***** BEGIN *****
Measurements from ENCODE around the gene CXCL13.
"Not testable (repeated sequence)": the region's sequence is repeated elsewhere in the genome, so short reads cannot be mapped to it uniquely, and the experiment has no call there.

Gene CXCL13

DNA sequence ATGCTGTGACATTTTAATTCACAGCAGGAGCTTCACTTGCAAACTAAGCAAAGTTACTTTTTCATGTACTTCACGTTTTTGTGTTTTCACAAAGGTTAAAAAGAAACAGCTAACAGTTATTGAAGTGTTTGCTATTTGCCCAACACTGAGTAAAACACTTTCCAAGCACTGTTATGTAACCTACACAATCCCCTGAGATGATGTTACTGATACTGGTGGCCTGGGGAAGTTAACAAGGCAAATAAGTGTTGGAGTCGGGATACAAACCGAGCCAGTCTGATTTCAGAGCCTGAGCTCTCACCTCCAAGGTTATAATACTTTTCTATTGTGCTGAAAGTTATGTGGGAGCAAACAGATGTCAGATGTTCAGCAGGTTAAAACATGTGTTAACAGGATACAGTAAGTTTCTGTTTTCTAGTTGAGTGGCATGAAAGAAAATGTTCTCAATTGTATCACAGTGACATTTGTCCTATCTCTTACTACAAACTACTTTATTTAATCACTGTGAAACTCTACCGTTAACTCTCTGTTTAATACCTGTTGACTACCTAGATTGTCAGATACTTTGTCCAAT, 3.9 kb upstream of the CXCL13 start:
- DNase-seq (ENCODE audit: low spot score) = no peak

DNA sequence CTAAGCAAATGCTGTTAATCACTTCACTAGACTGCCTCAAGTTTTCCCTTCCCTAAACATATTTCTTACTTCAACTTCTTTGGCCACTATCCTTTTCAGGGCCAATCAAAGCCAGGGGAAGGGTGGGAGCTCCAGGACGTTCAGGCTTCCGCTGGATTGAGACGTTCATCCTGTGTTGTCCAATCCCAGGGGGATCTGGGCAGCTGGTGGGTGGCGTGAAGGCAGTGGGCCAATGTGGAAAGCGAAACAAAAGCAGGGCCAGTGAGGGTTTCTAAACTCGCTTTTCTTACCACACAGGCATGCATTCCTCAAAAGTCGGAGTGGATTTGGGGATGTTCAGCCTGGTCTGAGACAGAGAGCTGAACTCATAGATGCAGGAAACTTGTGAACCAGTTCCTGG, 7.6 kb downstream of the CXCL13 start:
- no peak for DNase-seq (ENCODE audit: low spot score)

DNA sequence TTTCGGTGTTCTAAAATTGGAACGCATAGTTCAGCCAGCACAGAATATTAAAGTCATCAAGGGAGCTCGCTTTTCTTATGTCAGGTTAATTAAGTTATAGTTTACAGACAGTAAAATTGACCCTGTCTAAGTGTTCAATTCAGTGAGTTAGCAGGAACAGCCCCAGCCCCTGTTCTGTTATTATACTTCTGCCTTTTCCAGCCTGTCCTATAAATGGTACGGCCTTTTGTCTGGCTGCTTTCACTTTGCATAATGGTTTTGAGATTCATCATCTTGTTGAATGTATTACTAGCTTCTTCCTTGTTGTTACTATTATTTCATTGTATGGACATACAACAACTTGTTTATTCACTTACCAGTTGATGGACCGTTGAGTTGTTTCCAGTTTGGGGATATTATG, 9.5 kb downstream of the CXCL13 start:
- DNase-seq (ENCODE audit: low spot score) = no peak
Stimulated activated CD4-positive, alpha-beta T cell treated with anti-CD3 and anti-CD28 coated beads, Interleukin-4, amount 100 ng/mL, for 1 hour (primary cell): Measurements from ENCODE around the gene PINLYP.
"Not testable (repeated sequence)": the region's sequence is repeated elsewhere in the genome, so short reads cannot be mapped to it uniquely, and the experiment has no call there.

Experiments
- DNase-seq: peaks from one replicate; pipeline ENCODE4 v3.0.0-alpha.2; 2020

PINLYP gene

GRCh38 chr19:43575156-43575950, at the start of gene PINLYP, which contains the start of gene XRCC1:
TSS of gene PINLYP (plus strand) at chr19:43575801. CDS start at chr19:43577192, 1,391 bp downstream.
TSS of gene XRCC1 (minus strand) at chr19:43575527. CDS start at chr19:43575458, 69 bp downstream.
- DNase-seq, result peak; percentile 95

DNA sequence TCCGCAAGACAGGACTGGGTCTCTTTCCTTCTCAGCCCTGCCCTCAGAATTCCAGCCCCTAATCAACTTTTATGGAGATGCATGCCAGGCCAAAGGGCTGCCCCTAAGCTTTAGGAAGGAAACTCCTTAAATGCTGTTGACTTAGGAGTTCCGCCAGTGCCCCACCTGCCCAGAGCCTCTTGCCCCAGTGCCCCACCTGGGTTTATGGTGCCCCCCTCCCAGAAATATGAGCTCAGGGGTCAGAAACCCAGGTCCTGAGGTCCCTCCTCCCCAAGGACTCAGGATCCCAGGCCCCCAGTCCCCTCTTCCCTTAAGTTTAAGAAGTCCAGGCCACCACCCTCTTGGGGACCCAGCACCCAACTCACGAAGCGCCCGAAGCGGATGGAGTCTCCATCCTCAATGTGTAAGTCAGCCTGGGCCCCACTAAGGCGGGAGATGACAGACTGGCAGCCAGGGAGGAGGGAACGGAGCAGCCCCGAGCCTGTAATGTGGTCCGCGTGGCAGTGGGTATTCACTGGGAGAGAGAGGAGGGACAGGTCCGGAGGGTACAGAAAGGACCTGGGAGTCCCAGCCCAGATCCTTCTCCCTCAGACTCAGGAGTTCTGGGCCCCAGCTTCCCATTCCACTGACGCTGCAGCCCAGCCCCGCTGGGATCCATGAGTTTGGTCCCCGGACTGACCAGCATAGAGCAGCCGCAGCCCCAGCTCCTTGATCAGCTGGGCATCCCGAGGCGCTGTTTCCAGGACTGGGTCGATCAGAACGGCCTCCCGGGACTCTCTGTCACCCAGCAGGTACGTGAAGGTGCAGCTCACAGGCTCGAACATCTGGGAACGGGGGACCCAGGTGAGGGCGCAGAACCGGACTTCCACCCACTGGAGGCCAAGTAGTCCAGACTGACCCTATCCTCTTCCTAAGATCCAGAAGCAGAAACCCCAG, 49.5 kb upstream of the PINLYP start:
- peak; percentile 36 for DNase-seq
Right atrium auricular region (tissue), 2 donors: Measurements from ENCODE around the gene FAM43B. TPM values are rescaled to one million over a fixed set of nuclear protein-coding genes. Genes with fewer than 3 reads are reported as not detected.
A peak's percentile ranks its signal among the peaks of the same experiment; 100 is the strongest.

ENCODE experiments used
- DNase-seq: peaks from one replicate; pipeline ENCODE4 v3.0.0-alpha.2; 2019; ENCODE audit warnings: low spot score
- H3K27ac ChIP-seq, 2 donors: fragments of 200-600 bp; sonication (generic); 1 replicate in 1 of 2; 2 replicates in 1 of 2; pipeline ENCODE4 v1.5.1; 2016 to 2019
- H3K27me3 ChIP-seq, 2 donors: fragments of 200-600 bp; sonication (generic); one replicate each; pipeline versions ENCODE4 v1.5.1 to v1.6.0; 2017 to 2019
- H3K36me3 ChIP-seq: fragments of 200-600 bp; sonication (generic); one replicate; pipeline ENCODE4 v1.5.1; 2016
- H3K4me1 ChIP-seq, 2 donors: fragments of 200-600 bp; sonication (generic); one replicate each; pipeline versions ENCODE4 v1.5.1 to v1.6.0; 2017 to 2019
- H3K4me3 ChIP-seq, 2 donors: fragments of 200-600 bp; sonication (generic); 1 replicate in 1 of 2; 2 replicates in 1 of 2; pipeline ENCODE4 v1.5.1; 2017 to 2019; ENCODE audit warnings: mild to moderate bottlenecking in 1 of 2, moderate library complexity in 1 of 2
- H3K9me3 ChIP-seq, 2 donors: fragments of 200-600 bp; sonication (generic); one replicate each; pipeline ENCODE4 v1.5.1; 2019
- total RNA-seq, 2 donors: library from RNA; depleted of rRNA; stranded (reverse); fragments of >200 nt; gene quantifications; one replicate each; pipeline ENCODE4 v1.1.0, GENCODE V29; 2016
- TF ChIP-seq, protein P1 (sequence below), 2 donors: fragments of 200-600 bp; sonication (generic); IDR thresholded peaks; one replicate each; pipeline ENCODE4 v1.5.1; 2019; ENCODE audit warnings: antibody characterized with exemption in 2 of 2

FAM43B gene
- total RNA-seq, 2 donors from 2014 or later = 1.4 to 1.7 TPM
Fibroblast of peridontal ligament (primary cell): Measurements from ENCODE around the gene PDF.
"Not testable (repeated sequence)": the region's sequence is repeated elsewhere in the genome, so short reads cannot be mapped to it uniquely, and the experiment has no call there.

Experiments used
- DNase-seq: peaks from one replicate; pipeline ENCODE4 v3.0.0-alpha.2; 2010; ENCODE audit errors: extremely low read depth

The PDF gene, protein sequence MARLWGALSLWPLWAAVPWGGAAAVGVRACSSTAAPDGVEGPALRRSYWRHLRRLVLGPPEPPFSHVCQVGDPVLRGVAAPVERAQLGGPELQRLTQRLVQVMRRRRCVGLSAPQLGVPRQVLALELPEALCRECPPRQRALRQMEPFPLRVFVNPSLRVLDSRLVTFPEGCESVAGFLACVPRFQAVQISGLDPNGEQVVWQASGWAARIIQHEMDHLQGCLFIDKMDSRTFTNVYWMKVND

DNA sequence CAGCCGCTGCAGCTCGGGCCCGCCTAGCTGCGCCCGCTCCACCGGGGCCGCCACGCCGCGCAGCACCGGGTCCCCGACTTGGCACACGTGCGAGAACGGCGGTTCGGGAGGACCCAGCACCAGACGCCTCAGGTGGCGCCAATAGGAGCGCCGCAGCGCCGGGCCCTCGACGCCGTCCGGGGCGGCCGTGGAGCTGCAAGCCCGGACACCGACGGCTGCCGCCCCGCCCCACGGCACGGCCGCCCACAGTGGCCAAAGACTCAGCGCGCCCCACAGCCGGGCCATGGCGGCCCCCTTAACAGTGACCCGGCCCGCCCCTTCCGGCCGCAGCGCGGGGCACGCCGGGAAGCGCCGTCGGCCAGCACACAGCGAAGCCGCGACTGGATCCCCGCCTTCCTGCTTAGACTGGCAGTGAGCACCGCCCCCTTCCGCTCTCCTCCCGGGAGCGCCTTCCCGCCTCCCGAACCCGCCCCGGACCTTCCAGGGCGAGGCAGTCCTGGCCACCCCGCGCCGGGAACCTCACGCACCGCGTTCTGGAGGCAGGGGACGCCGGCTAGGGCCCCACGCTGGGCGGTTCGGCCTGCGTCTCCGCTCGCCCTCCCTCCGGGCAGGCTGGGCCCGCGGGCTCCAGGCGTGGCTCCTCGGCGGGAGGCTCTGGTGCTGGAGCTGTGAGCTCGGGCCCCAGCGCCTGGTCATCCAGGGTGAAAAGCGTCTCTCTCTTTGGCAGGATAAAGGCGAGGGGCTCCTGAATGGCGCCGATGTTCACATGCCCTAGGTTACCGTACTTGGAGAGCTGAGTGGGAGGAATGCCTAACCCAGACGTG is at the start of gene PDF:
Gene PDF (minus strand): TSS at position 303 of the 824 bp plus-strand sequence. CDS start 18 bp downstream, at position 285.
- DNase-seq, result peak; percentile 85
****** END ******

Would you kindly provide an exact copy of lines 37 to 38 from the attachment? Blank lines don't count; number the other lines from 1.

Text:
Experiments used
- DNase-seq: peaks from one replicate; pipeline ENCODE4 v3.0.0-alpha.2; 2010; ENCODE audit errors: extremely low read depth